Street Fighter 6 World Tour Mode is everything I love about fighting games

Capcom /
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Enter Street Fighter 6

I loved Street Fighter IV so much. My friends and I played it all the time. The characters were fun and the art style was a great look. When SFV came out I lost all interest. The game mostly catered to the online crowd, the single player stuff was incredibly slow paced and weird, and the vast majority of the female characters looks like the kind of stuff you get if you search a female game character on Google with the safe search turned off. Even the characters who were still in high school were hyper sexualized. It was just weird.

When Street Fighter 6 approached I thought nothing of it. I hadn’t played a fighting game in a good long while. It wasn’t really on my radar. But as it came out a LOT of my friends started hitting me up, asking me if I picked it up yet. One friend who knows me very well said, “Get it, I keep playing this game and mentally saying ‘Eric would love this’.” So I got it and, wow, it did not disappoint.

Sure the online mode is absolutely filled with a million people playing Street Fighter like high school football players who think they have a chance at the NFL, but the single player mode is a thing of beauty. Most of all the World Tour Mode.

I’m finally talking about the World Tour Mode, thank you for your patience.

The World Tour Mode is the kind of thing the scope of which I haven’t seen in a single player fighting game experience since the aforementioned SoulCalibur 3 dropped on the PS2 back in 2005 stealing my heart.

In Street Fighter 6’s World Tour Mode, you’re introduced to Luke, a character introduced in the previous game who runs a “security company” and trains fighters including yourself. When I say “yourself” it’s because it’s a character you make from scratch yourself, using one of the most complex character creation tools I’ve seen in years. You can make whatever you want, a gleaming cyborg, a demonic fighter, a femme fatale, a youthful combatant. Or, you can go the route I did and make yourself. In my case, an overweight, six-foot-one, graying 42 year old with minimal muscle definition.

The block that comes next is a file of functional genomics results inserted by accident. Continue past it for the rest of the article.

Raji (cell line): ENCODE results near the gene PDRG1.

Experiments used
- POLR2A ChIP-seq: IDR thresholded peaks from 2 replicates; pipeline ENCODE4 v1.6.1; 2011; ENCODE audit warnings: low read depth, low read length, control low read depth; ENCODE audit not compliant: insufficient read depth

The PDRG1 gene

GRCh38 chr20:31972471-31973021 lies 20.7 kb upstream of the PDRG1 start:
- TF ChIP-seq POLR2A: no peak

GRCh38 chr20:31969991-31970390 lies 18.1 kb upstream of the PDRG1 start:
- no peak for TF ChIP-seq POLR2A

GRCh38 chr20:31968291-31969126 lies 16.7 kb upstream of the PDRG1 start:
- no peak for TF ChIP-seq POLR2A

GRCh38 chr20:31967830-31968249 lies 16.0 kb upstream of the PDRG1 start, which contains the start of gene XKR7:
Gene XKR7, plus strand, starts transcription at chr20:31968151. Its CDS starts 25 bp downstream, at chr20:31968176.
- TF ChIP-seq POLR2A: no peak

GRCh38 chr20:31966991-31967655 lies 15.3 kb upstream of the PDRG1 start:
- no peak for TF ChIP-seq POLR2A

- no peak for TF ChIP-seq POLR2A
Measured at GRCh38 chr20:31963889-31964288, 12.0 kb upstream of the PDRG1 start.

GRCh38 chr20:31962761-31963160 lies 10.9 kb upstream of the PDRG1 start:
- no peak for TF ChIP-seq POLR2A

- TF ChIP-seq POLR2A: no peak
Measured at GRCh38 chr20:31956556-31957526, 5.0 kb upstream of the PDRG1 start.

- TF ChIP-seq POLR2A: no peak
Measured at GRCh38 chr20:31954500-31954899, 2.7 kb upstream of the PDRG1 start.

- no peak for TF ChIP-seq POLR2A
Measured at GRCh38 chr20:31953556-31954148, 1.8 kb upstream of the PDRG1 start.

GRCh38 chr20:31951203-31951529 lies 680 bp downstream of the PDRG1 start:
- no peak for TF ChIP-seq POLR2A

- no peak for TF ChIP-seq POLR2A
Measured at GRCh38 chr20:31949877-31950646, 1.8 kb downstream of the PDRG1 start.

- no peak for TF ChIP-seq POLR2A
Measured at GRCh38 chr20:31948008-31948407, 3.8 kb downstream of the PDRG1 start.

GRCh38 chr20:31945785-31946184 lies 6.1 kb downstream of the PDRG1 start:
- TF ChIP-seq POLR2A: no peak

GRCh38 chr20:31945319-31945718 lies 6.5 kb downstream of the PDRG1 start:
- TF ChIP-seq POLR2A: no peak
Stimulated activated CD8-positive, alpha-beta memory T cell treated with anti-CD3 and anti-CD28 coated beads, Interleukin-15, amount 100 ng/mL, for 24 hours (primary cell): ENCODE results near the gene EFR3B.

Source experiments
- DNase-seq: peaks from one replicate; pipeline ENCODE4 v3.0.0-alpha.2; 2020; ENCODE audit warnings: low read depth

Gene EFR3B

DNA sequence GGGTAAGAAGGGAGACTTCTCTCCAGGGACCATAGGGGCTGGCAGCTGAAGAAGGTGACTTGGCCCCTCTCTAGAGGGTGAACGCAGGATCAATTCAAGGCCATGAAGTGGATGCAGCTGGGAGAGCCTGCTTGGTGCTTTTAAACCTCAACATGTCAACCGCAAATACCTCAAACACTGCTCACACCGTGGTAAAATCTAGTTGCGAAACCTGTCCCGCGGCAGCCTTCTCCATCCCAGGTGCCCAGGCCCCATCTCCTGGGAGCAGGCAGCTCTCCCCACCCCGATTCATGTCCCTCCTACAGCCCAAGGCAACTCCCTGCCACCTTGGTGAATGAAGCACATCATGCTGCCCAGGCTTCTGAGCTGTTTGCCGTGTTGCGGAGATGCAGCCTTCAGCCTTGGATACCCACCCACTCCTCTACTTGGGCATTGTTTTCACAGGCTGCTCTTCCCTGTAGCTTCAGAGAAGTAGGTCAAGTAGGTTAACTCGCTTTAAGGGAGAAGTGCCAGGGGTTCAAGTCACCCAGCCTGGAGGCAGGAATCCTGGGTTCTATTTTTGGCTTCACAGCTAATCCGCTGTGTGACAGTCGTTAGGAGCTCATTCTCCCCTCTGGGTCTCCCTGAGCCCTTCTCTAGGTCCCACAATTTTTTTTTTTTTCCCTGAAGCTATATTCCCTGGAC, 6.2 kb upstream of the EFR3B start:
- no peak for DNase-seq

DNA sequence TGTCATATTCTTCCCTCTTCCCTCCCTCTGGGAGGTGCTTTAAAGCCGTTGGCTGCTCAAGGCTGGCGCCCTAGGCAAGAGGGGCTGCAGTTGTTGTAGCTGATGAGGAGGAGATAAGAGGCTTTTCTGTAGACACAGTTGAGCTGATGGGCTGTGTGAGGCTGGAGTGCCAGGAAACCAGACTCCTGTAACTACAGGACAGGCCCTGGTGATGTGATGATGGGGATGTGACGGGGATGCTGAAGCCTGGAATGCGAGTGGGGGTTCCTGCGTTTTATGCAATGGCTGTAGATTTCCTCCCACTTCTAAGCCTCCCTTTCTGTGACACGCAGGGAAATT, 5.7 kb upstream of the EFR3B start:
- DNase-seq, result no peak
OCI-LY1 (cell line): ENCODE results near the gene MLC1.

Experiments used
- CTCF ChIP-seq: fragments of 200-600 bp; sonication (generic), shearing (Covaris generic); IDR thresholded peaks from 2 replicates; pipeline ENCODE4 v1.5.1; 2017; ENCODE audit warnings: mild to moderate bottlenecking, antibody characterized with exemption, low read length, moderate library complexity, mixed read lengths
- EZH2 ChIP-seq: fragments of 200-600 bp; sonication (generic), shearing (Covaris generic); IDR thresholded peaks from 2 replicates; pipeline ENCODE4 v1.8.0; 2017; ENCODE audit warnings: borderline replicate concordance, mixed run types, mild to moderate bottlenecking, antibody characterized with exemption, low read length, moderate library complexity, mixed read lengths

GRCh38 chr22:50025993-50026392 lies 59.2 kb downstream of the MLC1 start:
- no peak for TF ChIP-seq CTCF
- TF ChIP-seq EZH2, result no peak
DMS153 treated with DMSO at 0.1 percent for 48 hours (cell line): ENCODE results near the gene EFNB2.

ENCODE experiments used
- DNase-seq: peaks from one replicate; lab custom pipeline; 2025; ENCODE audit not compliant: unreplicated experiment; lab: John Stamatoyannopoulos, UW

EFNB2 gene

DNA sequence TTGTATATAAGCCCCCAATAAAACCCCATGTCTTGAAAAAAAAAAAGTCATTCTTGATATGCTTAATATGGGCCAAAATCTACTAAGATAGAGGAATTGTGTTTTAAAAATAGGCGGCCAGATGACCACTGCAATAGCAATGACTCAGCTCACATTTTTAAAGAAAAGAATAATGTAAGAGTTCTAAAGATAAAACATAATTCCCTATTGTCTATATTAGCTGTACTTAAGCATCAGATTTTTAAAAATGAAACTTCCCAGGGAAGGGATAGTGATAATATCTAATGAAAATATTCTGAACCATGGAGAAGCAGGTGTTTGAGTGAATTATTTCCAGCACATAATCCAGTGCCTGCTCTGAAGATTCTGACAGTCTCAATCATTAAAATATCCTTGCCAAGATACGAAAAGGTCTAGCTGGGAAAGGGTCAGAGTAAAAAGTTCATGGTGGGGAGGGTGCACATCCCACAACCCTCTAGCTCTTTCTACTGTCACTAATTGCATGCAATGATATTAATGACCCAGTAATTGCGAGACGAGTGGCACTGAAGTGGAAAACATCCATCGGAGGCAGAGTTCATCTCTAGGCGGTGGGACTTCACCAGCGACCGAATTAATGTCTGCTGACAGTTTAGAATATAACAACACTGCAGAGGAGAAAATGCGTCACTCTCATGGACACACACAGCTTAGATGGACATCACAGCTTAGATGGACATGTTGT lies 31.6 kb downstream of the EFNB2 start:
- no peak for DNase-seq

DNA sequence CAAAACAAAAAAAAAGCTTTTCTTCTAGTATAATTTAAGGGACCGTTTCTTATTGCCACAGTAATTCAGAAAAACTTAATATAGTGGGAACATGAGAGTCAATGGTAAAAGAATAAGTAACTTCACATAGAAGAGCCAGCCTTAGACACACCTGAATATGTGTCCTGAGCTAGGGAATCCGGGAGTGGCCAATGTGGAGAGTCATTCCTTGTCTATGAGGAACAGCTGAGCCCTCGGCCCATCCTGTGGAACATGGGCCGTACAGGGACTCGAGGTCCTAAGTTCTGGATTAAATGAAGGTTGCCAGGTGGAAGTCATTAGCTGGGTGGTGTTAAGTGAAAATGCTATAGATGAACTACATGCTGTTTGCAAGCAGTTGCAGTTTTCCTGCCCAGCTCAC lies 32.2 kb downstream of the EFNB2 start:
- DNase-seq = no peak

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During this mode your character goes on a quest in which various long-running Street Fighter characters (and the weird new ones) can be your mentor. Focusing on their fighting style allows you to come up with your own move set. My character currently has the fireball and double kick of Dee Jay, the upper cut of Luke, and the electric shock of Blanka. You can even pick your fighting stance from any of your mentors. This determines the speed and strength of your standard punches and kicks.

You also throw on various types of clothing which change your stats. Why my kicks become stronger if I’m wearing a backwards ballcap makes NO sense but I’ll take it. I love customization.

The mode features a lot of really cool looking cutscenes, usually classic characters absolutely dunking on newcomers.

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There’s also a treat for long time Capcom fans. Two, actually.

Some of the characters you’ll encounter in this mode are exclusive to this mode and feature a LOT of familiar faces. For example, while you’re in Metro City (yup, from Final Fight) don’t be surprised if you run into the boss of the first stage from Final Fight.

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You can also find arcade cabinets with old Capcom games in them as well as occasionally finding game chips from merchants allowing you to play old Capcom games at any time from the main menu. No microtransactions, just free games. It reminds me a lot of the joy of finding a buried NES in the early Animal Crossing and using it to play Legend of Zelda.

My favorite bit about the story mode is that it absolutely embraces what makes fighting game stories weird. You’re in a world where everyone is down to throw down. Some dude in a suit hustling to work? He’ll make time. That woman in athletic gear eating pizza? Let’s go. A mime entertaining a crowd? Put him in an invisible coffin.

You’ll encounter gangs of ruffians that wear boxes on their head. Lions in armor. You’ll have a dance session with Dee Jay. Help Blanka make up a cryptid in his hometown in order to drum up more business while ignoring the fact that he, himself, is a cryptid. You’ll battle super tall ballerina men, hot dog vendors, fire breathers, and more. And with the fact that all these NPCs can use different fighters move sets as well you never know what you’re going to get into other then a lot of fun.

Seriously, if you miss the golden days of fighting games with wealths of single player fun this is such a return. I’ve been getting nothing but serotonin out of this game and I think you will too. Street Fighter 6 is out now for PlayStation 5, PlayStation 4, Xbox Series X|S and Steam.